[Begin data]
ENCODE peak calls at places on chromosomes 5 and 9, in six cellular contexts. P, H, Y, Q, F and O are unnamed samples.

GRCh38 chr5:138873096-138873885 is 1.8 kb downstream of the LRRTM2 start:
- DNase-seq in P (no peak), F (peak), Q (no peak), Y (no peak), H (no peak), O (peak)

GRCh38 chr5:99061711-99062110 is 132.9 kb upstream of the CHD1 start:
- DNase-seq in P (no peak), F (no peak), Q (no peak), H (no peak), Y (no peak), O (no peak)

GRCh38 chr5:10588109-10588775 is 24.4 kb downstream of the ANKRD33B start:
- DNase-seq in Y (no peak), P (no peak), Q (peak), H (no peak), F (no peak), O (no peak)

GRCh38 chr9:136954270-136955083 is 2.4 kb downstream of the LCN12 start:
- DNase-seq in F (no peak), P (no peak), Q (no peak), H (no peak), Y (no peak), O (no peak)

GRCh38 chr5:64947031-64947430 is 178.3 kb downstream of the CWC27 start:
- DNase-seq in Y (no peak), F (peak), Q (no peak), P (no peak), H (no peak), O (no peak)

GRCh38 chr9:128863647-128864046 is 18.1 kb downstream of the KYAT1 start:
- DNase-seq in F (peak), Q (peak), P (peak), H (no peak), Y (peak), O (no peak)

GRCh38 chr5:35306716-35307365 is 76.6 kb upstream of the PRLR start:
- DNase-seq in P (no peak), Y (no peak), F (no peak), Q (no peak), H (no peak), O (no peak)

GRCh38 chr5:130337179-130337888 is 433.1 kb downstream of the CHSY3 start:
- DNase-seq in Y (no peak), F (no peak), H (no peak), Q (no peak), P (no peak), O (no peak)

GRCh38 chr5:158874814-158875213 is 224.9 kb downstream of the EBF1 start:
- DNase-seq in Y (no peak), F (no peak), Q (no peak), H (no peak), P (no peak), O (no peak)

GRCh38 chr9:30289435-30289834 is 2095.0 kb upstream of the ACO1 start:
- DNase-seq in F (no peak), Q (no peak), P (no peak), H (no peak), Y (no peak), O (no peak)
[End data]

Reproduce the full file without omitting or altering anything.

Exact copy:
ENCODE peak calls at places on chromosomes 5 and 9, in six cellular contexts. P, H, Y, Q, F and O are unnamed samples.

GRCh38 chr5:138873096-138873885 is 1.8 kb downstream of the LRRTM2 start:
- DNase-seq in P (no peak), F (peak), Q (no peak), Y (no peak), H (no peak), O (peak)

GRCh38 chr5:99061711-99062110 is 132.9 kb upstream of the CHD1 start:
- DNase-seq in P (no peak), F (no peak), Q (no peak), H (no peak), Y (no peak), O (no peak)

GRCh38 chr5:10588109-10588775 is 24.4 kb downstream of the ANKRD33B start:
- DNase-seq in Y (no peak), P (no peak), Q (peak), H (no peak), F (no peak), O (no peak)

GRCh38 chr9:136954270-136955083 is 2.4 kb downstream of the LCN12 start:
- DNase-seq in F (no peak), P (no peak), Q (no peak), H (no peak), Y (no peak), O (no peak)

GRCh38 chr5:64947031-64947430 is 178.3 kb downstream of the CWC27 start:
- DNase-seq in Y (no peak), F (peak), Q (no peak), P (no peak), H (no peak), O (no peak)

GRCh38 chr9:128863647-128864046 is 18.1 kb downstream of the KYAT1 start:
- DNase-seq in F (peak), Q (peak), P (peak), H (no peak), Y (peak), O (no peak)

GRCh38 chr5:35306716-35307365 is 76.6 kb upstream of the PRLR start:
- DNase-seq in P (no peak), Y (no peak), F (no peak), Q (no peak), H (no peak), O (no peak)

GRCh38 chr5:130337179-130337888 is 433.1 kb downstream of the CHSY3 start:
- DNase-seq in Y (no peak), F (no peak), H (no peak), Q (no peak), P (no peak), O (no peak)

GRCh38 chr5:158874814-158875213 is 224.9 kb downstream of the EBF1 start:
- DNase-seq in Y (no peak), F (no peak), Q (no peak), H (no peak), P (no peak), O (no peak)

GRCh38 chr9:30289435-30289834 is 2095.0 kb upstream of the ACO1 start:
- DNase-seq in F (no peak), Q (no peak), P (no peak), H (no peak), Y (no peak), O (no peak)